The Doctor's Former Fiancee

By: Caro Carson

Lana had made the right choice by breaking their engagement.

He looked like an urbane city man now, a business tycoon in a Savile Row suit, but that scar on his chin revealed the man he'd been. Lana knew him, under that suit.

Under that suit, he was …

Warm skin and hard muscle. Every inch of him.

For God's sake, Lana. You're the department chair. Pay attention.

More than a million dollars were at stake. West Central was counting on her to achieve one simple goal: renew PLI's contract.

Perhaps she ought to set a second goal. She was going to keep her heart well guarded from the dreamy Dr MacDowell.

* * *

The Brothers MacDowell:

Doctors who have never taken time for love —until now!

Chapter One

It was the part of his job Braden MacDowell hated most. Turning down requests. Telling someone their work was not going to pay off.

Killing dreams.

Braden pushed through the hospital’s double doors with more force than was necessary. Nurses stared. Perhaps no one expected a stranger wearing a business suit rather than doctor’s scrubs to be walking purposefully through a treatment area, but Braden knew this was a shortcut to the conference room.

Perhaps they thought he looked familiar. Braden knew he shared his brothers’ physical features. Dr. Quinn MacDowell was the medical director here. Dr. Jamie MacDowell had left the battlefields of the Middle East to serve the city of Austin in this hospital’s emergency department.

Braden nodded curtly at the staff as he kept walking down the corridors, the endless hospital corridors.

Perhaps they stared because the man he resembled the most strongly was his father, whose life-sized portrait hung in the lobby. He’d founded the hospital. Two of his sons healed the sick here. But Braden, the eldest, had traded in scrubs and cowboy boots for a suit and Testoni shoes. He’d taken his medical degree and left Austin for the high-stakes world of corporate America.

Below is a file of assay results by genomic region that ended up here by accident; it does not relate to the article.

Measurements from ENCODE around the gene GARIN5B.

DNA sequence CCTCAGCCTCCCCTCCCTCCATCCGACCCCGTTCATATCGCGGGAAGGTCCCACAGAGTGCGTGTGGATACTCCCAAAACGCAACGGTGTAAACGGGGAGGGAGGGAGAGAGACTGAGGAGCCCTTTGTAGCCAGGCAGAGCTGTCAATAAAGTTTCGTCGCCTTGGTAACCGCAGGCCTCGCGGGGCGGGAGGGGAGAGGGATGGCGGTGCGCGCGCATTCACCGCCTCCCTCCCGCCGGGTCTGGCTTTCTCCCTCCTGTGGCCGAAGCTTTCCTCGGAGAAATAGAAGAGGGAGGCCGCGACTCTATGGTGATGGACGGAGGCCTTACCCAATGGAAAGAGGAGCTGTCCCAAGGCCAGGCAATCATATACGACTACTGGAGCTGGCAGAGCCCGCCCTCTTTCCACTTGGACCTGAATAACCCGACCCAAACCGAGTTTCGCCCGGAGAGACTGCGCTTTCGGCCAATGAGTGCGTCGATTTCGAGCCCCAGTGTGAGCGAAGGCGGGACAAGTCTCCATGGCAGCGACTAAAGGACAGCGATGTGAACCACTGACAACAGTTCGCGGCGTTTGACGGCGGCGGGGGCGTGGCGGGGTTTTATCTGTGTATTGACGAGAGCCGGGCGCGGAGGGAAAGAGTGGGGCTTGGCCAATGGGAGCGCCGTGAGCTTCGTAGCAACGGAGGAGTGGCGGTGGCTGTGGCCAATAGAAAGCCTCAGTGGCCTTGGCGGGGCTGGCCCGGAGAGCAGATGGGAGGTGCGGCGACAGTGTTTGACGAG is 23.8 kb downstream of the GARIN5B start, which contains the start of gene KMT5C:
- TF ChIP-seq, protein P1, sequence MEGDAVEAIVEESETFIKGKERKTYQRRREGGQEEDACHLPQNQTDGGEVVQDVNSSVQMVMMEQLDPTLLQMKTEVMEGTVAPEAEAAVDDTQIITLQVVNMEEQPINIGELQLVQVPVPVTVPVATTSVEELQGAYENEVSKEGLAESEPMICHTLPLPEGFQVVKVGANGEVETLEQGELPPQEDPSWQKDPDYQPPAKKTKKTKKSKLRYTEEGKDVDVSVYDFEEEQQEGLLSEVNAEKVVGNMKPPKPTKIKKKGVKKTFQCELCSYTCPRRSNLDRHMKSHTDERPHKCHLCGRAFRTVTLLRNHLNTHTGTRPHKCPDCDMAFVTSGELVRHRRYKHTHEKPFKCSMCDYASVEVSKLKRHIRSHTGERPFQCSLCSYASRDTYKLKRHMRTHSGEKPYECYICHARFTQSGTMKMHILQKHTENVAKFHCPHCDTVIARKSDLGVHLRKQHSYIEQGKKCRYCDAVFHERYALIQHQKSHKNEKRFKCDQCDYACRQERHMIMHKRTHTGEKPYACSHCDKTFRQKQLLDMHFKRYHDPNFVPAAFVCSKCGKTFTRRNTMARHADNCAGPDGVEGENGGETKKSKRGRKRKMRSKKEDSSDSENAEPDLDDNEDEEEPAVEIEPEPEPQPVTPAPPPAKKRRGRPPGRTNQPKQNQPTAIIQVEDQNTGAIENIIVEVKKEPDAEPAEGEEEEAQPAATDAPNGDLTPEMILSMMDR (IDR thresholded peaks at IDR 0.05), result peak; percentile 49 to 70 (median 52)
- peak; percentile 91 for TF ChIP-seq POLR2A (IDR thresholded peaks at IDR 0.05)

The staff might be wondering which MacDowell he was, but they’d know soon enough. He was the MacDowell returning home to kill someone’s dream.

Braden took two flights of stairs rather than wait for the elevator. This hospital was still as familiar to him as the back of his hand. He’d practically lived here during his residency, which was how he knew this shortcut would let him avoid the hospital’s chapel.

He’d face that memory later.

Not before this meeting. His emotions didn’t need to be churned up before he wreaked havoc with someone else’s. Braden had killed dreams before, and he’d do it again for as long as he was in the biotech industry. Eliminating this program would free up millions of dollars for more promising research. For his own sanity, he kept the end goal clearly in mind: better health for all patients, everywhere.

Scientists of all disciplines patented new theories, new molecules, new devices. However, the kind of mind that came up with potential medical solutions rarely had the business acumen to turn those ideas into reality. Millions of dollars were required to fund the years of studies that were needed to prove that an idea would actually help the average patient.

The overwhelming majority of the time, it didn’t. Then the hopeful inventor—and Braden’s company—were out millions of dollars and years of effort, and had nothing, not one thing, to show for it.

At what point was it nearly certain that the gamble was not going to pay off? Plaine Laboratories International relied on Braden to make that call. He was the man expected to know when to cut PLI’s losses, when to halt the studies under way, when to give up looking for a cure down that particular alley.

And then, on days like today, Braden got to inform everyone involved that he’d decided their dream was over.

Renovations and new wings had been added to the hospital during his six-year absence, so at the conclusion of his shortcut, Braden had to rely on a sign to point him down a new corridor. The old conference room had apparently made way for an entire conference center.

Maybe the hospital chapel had been renovated or relocated. A pang of regret hit him. Maybe he wouldn’t get the chance to say goodbye.

Impatient with himself for wasting his energy on nostalgia, Braden followed the signs through the new wing. A visit to the chapel would have been only a symbolic goodbye today. His first engagement was long over, and Braden was ready to move on. Ready to propose to his current girlfriend. Saying goodbye to the memory of his former fiancée wasn’t strictly necessary.

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